Laird: What say we loosen up a little in 2012?

By John Laird, Columbian Editorial Page Editor

Published:

 

Sorry, but I’ve got bad news for the dwindling yet cacophonous group of Clark County introverts who are afflicted with PAS (Portland Aversion Syndrome): 2012 is shaping up as your worst year ever.

I know, it was painful enough last year, being constantly reminded that “the dream of the ’90s is alive in Portland.” But now we learn that the hilarious and funky comedy series “Portlandia” will launch its second season Jan. 6 on cable channel IFC. For PAS sufferers and other isolationists on this side of the river, that stupid TV show illuminates all the bizarre attitudes and grotesque lifestyles that conspire to “Keep Portland Weird.”

For the rest of us, “Portlandia” always brings a barrel of belly laughs.

If I had one wish for 2012, it would be that more folks in Clark County would loosen up a little, stop hatin’ on Portland and just confess that we live next to the best big city in America.

Yes, some of “those people” in Portland are a tad strange. Their collective demeanor is more relaxed. As “Portlandia” Executive Producer Lorne Michaels noted in a promotional video, “There’s something about an environment in which you feel safe that allows you to take bigger risks.” Risks? Yikes! We’ll have none of that over here, according to the people with PAS.

But if you’ll just give “Portlandia” a chance, it’ll grow on you. Remember how we all dismissed “The Office” the first time we watched it, but now it’s our favorite TV show? That’s what happens with “Portlandia.”

You learn valuable lessons watching this show, even marketing strategies such as this sales tip from “Portlandia” star Carrie Brownstein: “Put a bird on it, and you can charge twice as much.” You’ll discover fun recreational opportunities such as the Portland Adult Hide & Seek League, something you would never find in Hazel Dell. You’ll learn how to inquire about the pedigree of a chicken that’s listed on a restaurant menu. Over here, Salmon Creekers are cruelly oblivious to such sensitivities!

Status quo is strong here

Wouldn’t it be great if 2012 brought an acceleration of acceptance on both sides of the Columbia River, but particularly in our community? Such a dynamic shift would defy a long tradition. I suspect the first symptoms of PAS surfaced way back in 1917 with the opening of the first bridge, and reached epidemic proportions in 1958 when the second Interstate 5 span opened. Then, as Portland grew more weird, much of Vancouver and the rest of Clark County just naturally resisted.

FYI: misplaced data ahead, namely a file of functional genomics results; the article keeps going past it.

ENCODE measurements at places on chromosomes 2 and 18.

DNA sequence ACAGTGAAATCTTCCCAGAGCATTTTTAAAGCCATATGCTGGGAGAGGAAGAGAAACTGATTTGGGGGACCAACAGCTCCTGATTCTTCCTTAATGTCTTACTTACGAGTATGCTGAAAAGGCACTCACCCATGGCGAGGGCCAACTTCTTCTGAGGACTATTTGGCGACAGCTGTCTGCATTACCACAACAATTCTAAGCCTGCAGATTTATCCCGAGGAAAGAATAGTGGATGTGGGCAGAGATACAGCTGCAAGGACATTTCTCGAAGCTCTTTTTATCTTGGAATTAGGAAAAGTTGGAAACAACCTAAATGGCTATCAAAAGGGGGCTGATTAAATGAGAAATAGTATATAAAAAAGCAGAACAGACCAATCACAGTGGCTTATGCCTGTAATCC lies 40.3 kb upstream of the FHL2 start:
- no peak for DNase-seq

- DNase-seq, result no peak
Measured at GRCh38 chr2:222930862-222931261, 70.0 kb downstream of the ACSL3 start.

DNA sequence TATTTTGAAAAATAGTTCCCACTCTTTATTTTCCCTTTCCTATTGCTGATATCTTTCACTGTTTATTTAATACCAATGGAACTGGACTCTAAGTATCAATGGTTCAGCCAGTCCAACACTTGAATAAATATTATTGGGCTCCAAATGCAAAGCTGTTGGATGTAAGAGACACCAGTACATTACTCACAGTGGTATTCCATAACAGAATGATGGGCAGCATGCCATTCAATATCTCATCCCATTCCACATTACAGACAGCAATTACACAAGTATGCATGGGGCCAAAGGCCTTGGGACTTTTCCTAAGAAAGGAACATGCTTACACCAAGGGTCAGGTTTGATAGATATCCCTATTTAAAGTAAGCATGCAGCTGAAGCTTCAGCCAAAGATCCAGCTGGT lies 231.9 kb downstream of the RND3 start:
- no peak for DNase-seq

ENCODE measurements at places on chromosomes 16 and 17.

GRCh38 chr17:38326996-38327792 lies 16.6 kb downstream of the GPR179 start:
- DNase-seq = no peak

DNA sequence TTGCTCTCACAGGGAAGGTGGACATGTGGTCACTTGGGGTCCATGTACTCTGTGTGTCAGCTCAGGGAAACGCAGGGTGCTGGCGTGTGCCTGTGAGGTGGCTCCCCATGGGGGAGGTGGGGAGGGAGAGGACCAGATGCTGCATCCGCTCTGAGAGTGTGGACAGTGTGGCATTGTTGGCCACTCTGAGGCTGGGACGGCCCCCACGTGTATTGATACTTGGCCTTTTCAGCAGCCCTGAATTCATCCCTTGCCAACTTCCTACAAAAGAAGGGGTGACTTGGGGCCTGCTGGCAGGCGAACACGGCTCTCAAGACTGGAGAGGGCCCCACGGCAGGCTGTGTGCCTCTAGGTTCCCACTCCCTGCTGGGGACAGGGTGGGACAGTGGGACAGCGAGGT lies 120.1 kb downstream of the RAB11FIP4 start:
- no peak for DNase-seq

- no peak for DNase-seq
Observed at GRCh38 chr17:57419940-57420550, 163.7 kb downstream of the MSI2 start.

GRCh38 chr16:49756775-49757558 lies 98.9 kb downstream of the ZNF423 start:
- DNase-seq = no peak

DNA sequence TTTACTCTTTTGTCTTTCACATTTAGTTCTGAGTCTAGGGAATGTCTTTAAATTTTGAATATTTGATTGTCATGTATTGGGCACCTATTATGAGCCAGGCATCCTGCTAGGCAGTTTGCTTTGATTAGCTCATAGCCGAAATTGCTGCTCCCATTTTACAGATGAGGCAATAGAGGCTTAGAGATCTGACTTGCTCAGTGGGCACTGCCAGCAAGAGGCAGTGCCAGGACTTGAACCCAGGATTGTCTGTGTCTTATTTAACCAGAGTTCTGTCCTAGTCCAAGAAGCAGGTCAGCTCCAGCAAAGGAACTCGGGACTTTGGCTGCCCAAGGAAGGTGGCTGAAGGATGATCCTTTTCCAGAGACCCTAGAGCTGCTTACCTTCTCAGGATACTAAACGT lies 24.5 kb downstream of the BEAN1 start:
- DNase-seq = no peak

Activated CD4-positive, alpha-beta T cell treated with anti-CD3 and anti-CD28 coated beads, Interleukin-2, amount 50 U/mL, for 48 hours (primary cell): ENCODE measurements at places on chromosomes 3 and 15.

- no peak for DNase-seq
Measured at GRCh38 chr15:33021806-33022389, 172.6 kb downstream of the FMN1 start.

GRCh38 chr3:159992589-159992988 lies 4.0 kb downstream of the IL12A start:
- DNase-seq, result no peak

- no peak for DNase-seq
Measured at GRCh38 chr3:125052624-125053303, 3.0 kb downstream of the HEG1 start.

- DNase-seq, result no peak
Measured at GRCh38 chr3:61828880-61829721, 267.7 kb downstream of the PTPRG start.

But the macro-realities of globalization are at work here in our own mini-world. Portland is never going away, and bitter aversion only makes us unsociable, even among ourselves.

The message in “Portlandia” is therapeutic for all who are willing to learn: The best way to feel comfortable around people who are different is to allow ourselves to laugh at them, and let them laugh at us. For the first part of that equation, consider Brownstein’s description of the upcoming second season of “Portlandia,” in which “the characters are always on the tipping point of absurdity.” I can’t wait.

For the second part of that equation — allowing them to laugh at us — I recommend the viral short video “Vancouvria,” which croons that “the dream of the suburbs is alive in Vancouver.” This delightfully funny spoof can be found at http://www.youtube.com/Vancouvria online. You’ll chortle at the description of our community as a place where you can get groceries bagged in plastic, you never have to talk to your neighbor and you can drive in a bike lane without getting a ticket. Ours is an “alternate universe” where people go to avoid state income tax. It’s where traffic on the Interstate 5 Bridge warrants “a bigger bridge that Portland should pay for.” You’ll love how the suburbanite zombies march and chant in a Walmart parking lot.

“Vancouvria,” created by Portland filmmaker Brighton West, has racked up more than 75,000 views online. I suppose its popularity will only intensify the pain for PAS sufferers. And my expressed affection for Portland will no doubt elicit howls of protest from our Hounds of Whinerville. But, just before you fire off the hate mail, do me a favor. Put a bird on it. The kind that flies.